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  #7   IP: 12.220.83.122
Old May 2nd, 2004, 11:19 AM
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DUNBAR PLUMBER DUNBAR PLUMBER is offline
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Location: Northern Kentucky, Greater Cincinnati Area
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The need for the 3/16" weep hole is to keep the pump unit from getting "air-locked". When a submersible unit is installed with a check-valve in the pipe, there has to be a way for the air to vent out of the discharge pipe (between the discharge and the bottom of the check valve). If this hole is not there, the air that is trapped under the check valve will become pressurized and in essence block the pipe. This will cause the pump to run, however little or no water will be moved through the discharge because the air will be blocking the line. It is true, that there is a small amount of water that will come out of the vent hole when the unit is pumping. We have designed our pumps with this vent hole in mind and it will not hinder performance in any way. This is true with all submersible pumps, regardless of manufacture.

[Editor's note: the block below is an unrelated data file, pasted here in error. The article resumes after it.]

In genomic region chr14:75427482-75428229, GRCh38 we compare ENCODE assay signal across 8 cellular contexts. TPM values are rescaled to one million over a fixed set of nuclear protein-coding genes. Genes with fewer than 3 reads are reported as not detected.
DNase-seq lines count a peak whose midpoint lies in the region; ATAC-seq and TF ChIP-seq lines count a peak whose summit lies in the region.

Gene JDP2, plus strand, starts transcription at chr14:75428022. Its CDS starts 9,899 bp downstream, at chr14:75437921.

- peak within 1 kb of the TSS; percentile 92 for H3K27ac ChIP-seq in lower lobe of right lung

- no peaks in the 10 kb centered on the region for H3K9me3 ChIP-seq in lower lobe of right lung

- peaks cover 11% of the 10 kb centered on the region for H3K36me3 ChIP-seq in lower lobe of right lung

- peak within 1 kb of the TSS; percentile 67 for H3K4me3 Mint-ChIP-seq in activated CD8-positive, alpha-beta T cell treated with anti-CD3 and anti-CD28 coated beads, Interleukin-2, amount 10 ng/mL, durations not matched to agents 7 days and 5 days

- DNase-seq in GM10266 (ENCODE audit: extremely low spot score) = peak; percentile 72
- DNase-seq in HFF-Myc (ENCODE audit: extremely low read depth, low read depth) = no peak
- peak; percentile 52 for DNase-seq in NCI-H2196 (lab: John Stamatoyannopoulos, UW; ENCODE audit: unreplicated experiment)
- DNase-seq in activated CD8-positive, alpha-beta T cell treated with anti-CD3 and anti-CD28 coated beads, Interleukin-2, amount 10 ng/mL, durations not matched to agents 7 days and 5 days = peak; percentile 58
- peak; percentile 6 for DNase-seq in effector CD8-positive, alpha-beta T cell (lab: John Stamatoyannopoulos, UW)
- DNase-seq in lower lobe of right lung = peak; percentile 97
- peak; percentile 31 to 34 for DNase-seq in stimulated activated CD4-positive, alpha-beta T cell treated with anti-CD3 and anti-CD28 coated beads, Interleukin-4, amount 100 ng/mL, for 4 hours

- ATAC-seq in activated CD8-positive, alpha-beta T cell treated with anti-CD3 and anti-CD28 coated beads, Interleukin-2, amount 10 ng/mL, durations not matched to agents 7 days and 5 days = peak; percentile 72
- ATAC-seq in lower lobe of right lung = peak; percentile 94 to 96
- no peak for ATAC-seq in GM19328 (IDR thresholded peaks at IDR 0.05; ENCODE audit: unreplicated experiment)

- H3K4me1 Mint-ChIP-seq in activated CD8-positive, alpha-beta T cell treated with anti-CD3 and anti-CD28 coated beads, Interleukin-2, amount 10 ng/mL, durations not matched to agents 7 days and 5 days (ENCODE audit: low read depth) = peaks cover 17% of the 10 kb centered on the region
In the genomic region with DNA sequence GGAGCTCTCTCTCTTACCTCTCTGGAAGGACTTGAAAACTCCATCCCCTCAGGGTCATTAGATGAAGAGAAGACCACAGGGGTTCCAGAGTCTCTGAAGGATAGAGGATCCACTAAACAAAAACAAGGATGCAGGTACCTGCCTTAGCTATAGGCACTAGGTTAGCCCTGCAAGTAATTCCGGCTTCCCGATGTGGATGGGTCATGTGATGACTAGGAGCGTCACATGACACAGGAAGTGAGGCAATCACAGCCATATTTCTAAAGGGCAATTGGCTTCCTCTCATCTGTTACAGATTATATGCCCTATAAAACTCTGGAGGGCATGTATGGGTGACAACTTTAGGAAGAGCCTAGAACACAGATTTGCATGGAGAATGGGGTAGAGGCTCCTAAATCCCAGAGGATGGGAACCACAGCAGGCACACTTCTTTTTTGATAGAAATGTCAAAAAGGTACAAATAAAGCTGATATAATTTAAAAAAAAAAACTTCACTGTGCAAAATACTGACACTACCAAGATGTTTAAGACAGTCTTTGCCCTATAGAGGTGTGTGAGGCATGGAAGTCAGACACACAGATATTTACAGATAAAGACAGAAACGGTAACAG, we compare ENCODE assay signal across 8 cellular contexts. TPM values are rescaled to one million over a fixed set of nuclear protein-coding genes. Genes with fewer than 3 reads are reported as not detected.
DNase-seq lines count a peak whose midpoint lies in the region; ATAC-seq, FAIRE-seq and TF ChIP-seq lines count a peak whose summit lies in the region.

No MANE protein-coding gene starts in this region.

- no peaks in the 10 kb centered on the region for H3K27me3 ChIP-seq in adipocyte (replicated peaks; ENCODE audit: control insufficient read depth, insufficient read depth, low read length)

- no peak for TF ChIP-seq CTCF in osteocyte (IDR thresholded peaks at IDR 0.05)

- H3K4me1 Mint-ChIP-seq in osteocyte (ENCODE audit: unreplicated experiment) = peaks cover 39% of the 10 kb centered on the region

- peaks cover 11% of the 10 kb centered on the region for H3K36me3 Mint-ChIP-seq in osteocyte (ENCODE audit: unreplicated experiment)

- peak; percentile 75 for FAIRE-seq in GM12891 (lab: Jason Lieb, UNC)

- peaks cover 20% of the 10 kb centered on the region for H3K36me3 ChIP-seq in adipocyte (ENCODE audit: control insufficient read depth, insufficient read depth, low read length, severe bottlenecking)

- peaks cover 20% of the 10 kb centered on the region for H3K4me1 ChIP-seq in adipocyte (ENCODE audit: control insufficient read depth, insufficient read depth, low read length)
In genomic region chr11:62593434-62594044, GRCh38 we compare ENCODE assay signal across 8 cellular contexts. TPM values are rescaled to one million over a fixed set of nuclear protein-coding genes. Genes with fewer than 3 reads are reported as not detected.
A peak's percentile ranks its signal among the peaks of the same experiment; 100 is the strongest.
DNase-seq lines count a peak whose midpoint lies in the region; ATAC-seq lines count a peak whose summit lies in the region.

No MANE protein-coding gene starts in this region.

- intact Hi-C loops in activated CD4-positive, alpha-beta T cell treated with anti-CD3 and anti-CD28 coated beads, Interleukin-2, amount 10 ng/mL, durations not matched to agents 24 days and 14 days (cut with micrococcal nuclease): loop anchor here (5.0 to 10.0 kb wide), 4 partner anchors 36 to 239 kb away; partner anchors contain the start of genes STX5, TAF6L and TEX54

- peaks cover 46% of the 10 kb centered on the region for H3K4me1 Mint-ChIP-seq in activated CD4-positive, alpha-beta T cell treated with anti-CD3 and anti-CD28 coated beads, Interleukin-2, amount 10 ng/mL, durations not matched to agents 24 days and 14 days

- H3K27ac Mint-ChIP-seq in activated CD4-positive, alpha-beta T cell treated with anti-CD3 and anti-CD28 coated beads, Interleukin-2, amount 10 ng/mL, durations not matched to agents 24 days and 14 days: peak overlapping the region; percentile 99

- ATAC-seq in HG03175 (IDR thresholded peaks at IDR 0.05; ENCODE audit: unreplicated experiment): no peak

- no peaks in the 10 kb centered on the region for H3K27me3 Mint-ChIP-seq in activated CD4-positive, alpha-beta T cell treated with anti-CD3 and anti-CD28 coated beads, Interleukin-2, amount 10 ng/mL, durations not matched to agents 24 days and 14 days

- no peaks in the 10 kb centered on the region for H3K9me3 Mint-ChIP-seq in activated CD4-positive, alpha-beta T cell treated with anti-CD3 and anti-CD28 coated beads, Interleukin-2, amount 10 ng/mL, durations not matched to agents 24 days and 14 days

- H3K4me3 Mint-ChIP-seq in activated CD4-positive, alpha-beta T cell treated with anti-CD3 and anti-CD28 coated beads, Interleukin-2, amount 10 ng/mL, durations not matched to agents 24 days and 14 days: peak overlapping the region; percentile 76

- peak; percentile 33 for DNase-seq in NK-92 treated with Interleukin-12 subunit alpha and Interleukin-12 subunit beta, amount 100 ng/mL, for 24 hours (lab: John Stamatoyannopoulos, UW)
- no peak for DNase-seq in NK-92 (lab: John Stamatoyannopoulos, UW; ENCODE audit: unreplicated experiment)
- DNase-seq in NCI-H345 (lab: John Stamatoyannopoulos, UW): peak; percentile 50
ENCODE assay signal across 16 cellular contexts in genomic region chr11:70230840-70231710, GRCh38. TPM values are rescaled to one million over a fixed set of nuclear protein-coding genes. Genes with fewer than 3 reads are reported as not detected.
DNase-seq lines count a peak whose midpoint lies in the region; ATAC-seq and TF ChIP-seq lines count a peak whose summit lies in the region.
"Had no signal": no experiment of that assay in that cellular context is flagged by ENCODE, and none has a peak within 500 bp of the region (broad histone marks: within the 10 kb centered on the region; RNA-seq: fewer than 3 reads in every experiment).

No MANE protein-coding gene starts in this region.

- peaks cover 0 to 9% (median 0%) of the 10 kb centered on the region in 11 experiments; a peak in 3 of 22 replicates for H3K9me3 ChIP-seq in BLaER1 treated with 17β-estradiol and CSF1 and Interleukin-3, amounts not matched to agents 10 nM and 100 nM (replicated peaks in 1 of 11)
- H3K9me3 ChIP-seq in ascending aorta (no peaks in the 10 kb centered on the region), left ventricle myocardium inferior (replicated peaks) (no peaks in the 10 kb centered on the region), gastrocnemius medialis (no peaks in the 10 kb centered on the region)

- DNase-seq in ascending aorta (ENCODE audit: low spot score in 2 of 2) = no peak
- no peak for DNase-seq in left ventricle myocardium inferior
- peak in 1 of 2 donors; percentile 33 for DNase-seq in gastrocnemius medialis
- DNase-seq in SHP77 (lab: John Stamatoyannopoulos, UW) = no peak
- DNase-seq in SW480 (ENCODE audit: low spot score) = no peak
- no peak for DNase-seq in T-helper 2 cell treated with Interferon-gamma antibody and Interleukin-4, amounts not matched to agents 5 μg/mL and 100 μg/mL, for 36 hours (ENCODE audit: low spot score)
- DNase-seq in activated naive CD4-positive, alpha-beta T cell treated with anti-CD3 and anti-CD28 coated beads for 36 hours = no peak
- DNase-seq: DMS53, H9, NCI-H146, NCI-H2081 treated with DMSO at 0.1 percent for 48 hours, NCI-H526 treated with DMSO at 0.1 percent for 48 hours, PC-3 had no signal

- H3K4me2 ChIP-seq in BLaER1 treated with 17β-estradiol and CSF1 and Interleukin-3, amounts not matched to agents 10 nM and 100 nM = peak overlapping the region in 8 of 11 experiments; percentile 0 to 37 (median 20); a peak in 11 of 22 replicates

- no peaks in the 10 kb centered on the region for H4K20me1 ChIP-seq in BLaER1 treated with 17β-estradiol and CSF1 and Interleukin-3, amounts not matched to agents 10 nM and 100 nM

I hope this answers any questions you may have, if you need anything else, please feel free to contact me.
Thanks,
Mike

Mike Yocum
Zoeller Pump Company
Technical Services
1-800-928-7867 ext# 8216
Fax-(502)774-3624
michaely@zoeller.com
http://www.zoeller.com



I got tired of explaining this factual evidence to people......so I had a representative of the biggest pump manufacturer tell it like it is.

I have copied and pasted this I know 60 times already.
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  #8   IP: 68.49.40.138
Old May 2nd, 2004, 01:59 PM
Jackblotto
 
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Thanks much.

I'll take a look at the discharge pipe and see whether it has the small hole or not.

dp